Within hours after voters soundly rejected a sales tax increase to help pay for improving the state’s roads, Democratic lawmakers started suggesting that Michigan’s business community needs to pay its “fair share” for infrastructure.
Their reasoning: After seeing the business tax burden decrease by over a billion dollars since Gov. Rick Snyder took office, perhaps it was time for companies to foot their portion of the bill to improve the state’s failing roads and bridges.
“It’s certainly not helping businesses’ bottom line right now to have terrible roads,” said State Rep. Brandon Dillon, a Grand Rapids-based Democrat.
Currently, Democratic and Republican lawmakers are wrangling with each other — and with factions within their own parties — over how best to pay for infrastructure improvements.
However, the numbers show there’s little debate that the amount of state tax revenue collected from businesses has declined since Snyder took office and eliminated the Michigan Business Tax to create a Corporate Income Tax.
Net business tax collections (collections minus exemptions and credits), based on current consensus estimates, are expected to be $335.9 million this fiscal year and drop to $169.3 million — or nearly half — next year, said Mitch Bean, a Lansing-based consultant and former director of the House Fiscal Agency.
That also doesn’t include the impact of eliminating the Personal Property Tax, which is expected to reduce net state collections by $60 million in the 2016 fiscal year, Bean said, and by more than $300 million by fiscal year 2020.
“We’re certainly taking in less, significantly (less) directly from business entities,” said Robert Schneider, director of state affairs for the nonpartisan Citizens Research Council. “Owners still pay personal income tax in Michigan, but we certainly have much less revenue from direct business taxation than we used to.”
When Snyder took office, net collections for the state were about $2.4 billion.
“The tax cuts over the past 20 years have reduced current state revenues and services by about $3.5 billion, and there is little evidence that it has much impact on economic growth,” Bean said in an email to MiBiz, adding that Michigan has the lowest state-local tax burden, at 9.9 percent, among Great Lakes states. If Michigan were at the average among Great Lakes states, or 11.1 percent, state-local revenues would be about $4.7 billion higher.
“The state tax burden has dropped from 8 percent in 2000 to 6.4 percent today, crippling Michigan’s ability to make the investments needed to promote a stronger economy,” Bean said.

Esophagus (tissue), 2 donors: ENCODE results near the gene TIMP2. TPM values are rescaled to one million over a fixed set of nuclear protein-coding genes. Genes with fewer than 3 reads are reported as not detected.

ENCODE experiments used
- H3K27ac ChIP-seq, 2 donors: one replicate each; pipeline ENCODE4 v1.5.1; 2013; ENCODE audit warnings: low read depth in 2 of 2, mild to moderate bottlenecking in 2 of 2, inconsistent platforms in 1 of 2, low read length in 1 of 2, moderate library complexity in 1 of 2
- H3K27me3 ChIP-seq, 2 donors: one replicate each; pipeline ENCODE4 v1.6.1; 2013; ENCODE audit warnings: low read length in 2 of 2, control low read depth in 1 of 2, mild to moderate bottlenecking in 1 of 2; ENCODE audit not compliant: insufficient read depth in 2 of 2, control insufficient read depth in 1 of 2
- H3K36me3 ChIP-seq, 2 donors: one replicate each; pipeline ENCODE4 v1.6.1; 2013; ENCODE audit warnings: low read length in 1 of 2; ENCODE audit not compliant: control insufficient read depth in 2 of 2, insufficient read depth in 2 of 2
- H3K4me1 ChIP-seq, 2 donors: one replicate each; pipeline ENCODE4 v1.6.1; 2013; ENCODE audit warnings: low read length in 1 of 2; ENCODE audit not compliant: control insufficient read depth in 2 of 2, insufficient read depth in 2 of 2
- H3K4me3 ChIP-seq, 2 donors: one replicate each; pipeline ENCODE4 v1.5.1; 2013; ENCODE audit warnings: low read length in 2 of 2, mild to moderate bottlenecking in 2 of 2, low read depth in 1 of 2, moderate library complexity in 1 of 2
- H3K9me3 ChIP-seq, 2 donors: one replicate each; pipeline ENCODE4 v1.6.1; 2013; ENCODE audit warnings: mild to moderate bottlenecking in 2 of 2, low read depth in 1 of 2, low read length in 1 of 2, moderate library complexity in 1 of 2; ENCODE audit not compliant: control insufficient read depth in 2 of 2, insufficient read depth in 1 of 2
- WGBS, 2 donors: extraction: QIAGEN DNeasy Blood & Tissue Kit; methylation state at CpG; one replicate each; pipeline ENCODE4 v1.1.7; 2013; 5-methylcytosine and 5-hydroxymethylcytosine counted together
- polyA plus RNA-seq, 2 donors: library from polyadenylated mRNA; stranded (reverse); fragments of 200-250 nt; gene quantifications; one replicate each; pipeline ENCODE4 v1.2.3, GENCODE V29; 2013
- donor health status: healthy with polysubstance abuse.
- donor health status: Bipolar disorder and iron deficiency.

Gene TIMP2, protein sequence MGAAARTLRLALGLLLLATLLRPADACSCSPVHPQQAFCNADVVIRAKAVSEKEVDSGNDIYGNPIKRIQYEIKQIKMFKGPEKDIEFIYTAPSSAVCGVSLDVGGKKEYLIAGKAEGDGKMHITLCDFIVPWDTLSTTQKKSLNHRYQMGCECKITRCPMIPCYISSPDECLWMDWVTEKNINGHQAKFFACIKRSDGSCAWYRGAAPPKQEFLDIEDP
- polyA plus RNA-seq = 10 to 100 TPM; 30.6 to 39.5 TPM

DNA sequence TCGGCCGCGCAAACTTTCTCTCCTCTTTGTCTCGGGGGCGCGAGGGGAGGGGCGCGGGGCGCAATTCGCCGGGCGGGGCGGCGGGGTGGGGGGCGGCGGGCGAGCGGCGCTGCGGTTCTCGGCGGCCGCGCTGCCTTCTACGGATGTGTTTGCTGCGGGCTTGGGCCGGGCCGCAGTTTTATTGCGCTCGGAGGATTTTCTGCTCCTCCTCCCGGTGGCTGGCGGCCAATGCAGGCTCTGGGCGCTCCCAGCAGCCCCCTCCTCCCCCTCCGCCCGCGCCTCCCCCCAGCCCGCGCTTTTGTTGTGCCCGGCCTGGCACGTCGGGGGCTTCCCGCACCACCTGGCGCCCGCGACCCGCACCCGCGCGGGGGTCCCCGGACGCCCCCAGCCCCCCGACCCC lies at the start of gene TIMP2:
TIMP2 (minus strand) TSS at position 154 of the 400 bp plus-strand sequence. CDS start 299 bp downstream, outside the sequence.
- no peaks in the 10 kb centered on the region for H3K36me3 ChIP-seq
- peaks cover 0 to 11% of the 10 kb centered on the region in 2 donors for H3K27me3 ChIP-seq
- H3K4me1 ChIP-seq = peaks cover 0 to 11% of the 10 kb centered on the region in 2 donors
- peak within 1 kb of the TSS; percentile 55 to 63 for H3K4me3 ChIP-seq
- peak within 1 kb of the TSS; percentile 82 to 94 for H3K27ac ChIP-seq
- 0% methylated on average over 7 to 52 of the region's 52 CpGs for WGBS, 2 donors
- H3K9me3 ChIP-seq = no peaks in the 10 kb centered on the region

A recent House Fiscal Agency report found that Michigan’s state and local business tax burden was about 3.8 percent of state GDP, below the 4.7 percent U.S. average. Also, state and local taxes paid by businesses accounted for 36.3 percent of all state and local taxes. The U.S. average is 44.9 percent, the report found.
COMPARISONS PROVE DIFFICULT
Lawmakers have continued to debate Michigan’s business taxes for most of this legislative session, particularly after tax credits from previous administrations were found to be creating a $9.4 billion budget liability over the next two decades.
After those findings were revealed in February, Democratic lawmakers called for a comparison of Michigan’s business tax burden to other states. While it’s difficult to account for nuances in state financing structures, the nonpartisan House Fiscal Agency reported that Michigan’s cumulative taxes on businesses are now below the national average.
But as the Legislature now must come up with a funding solution for roads, which is likely going to involve raising more revenue, some economists say it’s much more complicated than simply demanding that businesses pay more or comparing with other states.
“The idea of competing with or comparing to other states is really a false dilemma,” Bean said. “We’d be far better off to eliminate as many exemptions, credits and special programs as we can to bring the (tax) rate down to the absolute lowest we can and broaden the base as much as possible.”
Bean also called it a “fallacy” to consider only the rate at which businesses are taxed.
“Part of it is what you use (tax revenue) for,” he said. “If you don’t have infrastructure, public safety, courts or the right kind of social safety net, then your economy doesn’t work right.”
In other words, it’s how tax revenues are spent, not necessarily the rates at which they’re collected.
That’s a view shared by Charles Ballard, an economist at Michigan State University.
“Talking about businesses and the fair share of the tax burden doesn’t have any meaning,” Ballard said. “What (economists) think you should be interested in is what people pay and how much — and businesses are not people. They are legal organizations that help facilitate certain kinds of activities.”
A ‘PHILOSOPHICAL DEBATE’
When people say businesses should pay more, Ballard believes that they really mean that higher-income individuals should pay more through a graduated tax structure.